Hemophilia is the most common severe hereditary disorder of blood coagulation in animals and humans. In dogs and cats, the disease occurs as a result of spontaneous mutation. As soon as it appears in a particular population, the defect may manifest through many generations. In this article, we would like to discuss the main features of hemophilia, its clinical picture, etc.
This in itself pathology is the result of a defect in one of the coagulation factors. More precisely, factor VIII, responsible for the formation of blood clots. If it does not work correctly, the platelets even in the presence of a serious wound remain intact (coagulation factor simply does not stand out), the formation of a blood clot does not occur, and the animal can bleed even from a trifle scratch itself.
Fortunately, the hemophilia gene inherited by the female line (by the way, this disease is practically not found in females) is very recessive. Only when offspring appear in parents, each of which is a carrier of a defective gene, is there a chance of the birth of sick animals. We discuss some features of the transfer:
- When crossing a male with one defective recessive gene with a female who did not have hemophilia carriers in her ancestors, the gene in the first generation will not appear, but will go further to the descendants. Then hemophilia in dogs or cats can be a "surprise" in 10-20 years.
- Males having one pathological gene, have hemophilia and will pass this pathological gene to all their daughtersbut not to one of his sons.
- Females having one normal and one pathological gene are asymptomatic carriers and transmit the pathological gene, on average, 50% of male and 50% of female offspring (in other words, half of the litter will hurt, and the second will not).
- If the X chromosome carrying the normal gene for factor VIII is represented as XH, then hereditary transmission of the disease can be expressed as follows:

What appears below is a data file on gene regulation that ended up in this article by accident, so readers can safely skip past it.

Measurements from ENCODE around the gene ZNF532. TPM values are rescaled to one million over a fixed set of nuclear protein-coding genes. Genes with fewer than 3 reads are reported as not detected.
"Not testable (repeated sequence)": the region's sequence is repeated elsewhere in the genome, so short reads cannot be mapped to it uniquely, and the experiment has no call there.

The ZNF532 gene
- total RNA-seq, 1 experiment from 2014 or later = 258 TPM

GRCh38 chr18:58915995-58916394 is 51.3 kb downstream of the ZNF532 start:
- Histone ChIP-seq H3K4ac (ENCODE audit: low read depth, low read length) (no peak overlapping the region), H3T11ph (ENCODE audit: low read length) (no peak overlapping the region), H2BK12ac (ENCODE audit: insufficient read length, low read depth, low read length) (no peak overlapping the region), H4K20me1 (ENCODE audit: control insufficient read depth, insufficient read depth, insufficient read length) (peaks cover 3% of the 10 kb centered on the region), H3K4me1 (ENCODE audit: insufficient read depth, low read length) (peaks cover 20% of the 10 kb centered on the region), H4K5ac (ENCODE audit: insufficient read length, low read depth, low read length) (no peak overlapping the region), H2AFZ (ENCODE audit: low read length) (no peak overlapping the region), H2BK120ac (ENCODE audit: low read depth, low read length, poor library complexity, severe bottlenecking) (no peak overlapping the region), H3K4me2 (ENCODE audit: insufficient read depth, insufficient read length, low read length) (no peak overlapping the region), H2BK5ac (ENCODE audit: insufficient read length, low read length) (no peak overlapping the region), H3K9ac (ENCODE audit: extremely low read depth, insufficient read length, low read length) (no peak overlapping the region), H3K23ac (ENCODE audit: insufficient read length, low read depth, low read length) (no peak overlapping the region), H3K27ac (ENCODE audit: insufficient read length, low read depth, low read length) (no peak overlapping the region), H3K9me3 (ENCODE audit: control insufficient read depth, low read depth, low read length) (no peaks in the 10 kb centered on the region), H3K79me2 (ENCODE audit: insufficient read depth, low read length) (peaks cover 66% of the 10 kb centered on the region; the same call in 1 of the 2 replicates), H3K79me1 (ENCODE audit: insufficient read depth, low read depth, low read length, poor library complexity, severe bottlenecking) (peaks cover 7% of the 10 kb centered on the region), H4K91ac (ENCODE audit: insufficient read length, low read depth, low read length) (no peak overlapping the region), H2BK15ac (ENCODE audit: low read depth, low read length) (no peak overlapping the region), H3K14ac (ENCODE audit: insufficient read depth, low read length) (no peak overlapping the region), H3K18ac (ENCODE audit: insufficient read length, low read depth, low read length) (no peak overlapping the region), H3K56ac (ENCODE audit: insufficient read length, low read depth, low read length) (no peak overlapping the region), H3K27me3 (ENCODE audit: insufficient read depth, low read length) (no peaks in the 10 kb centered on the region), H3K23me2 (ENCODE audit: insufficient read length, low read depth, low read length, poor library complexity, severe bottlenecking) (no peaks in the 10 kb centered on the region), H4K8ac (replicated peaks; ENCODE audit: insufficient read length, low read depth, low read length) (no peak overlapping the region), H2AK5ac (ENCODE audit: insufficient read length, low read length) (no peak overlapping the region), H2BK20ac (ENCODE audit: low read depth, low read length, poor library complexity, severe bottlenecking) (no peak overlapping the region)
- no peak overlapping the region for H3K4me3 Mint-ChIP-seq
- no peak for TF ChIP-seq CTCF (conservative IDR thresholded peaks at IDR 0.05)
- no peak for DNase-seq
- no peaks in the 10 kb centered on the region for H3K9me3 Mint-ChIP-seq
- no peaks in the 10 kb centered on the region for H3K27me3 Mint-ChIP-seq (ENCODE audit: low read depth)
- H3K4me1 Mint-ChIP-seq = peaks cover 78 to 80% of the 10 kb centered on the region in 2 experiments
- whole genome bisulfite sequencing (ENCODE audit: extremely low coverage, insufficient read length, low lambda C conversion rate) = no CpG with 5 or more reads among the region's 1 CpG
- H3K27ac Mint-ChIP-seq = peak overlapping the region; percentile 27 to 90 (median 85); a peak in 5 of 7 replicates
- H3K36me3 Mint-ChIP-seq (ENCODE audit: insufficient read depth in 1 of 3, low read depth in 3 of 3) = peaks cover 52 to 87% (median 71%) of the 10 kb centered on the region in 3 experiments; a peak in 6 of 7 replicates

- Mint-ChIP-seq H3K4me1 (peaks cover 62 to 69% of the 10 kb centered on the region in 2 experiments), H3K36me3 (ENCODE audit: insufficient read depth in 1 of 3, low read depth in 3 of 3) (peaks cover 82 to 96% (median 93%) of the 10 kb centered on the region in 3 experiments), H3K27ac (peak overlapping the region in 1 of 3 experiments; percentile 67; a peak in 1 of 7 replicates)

Hemophilia usually occurs when a normal male crosses with a female carrierwhich has no clinical signs. Male puppies and kittens born in such a litter have a 50% chance of getting sick and a 50% chance of carriage of a defective gene. Average following 4 type categories descendants will be found in equal quantities:
Clinical signs and diagnosis
What are the symptoms of the disease? Hemophilicists very often experience spontaneous “swelling” of muscles and joint bags, developing against the background of microbleeds. In more sad cases, sudden death is possible with massive bleeding in the abdominal or chest cavity. Hematomas are regularly formed under the skin in sick animals. Sometimes it happens that a sick male dies after castration (occasionally because, as a rule, the owners usually know about the illness of their pet).
Various mutations responsible for hemophilia cause disease variability. Some forms of hemophilia are so severe that animals will die within the first few weeks of life. Other forms may be more sparing, and then sick pets will live, suffering from constant and unconditioned bleeding (most often this happens in animals).
How is hemophilia diagnosed in animals? For this, a special method is used that allows you to determine the degree of blood coagulation. It is called APTT, the method is a screening test for the determination of coagulation defects. But for an accurate diagnosis (especially in mild cases) DNA analysis is required. It is desirable that samples for him be taken not only from a sick animal, but also from parents and possibly as many of his ancestors.
Unfortunately, simple coagulation tests may not always help to distinguish between a carrier and healthy females. Generally female carriers show low levels of factor VIII, but there is a certain blurring of indicators between a healthy animal and doubtful cases of carriage. Detection accuracy can be improved by measuring the level of another blood protein associated with factor VIII (von Willebrand factor), followed by determining the ratio of these two proteins. Alas, even in this case, implicit and doubtful results are possible, and therefore, if the animal is of a certain breeding value, DNA analysis cannot be dispensed with.
By the way, is there a cure for this pathology? Unfortunately no. With the development of bleeding in sick individuals they are injected with calcium chloride 10%. This method is practiced in medicine and veterinary medicine almost from the moment the disease is described, and so far a simpler and more reliable method has not been developed.
An assessment of the pedigrees can determine the status of the “carrier” for some asymptomatic females, will allow to assess the degree of risk of carriage, and will help confirm the laboratory diagnosis in case of doubtful results. All descendants of sick males, as well as female carriers, must be excluded from the reproduction process. It is strongly recommended that castration and sterilization be performed to completely eliminate the transmission of defective genes.
Siblings and maternal half-sisters in hemophilic males have a 50% chance of carriage. If possible, these animals should be completely excluded from the reproduction process. At the slightest suspicion of carriage, DNA testing material should be sent. Only when exactly the DNA analysis will show a clearly negative result, can males be used for reproduction. Here's how hemophilia manifests itself in cats and dogs.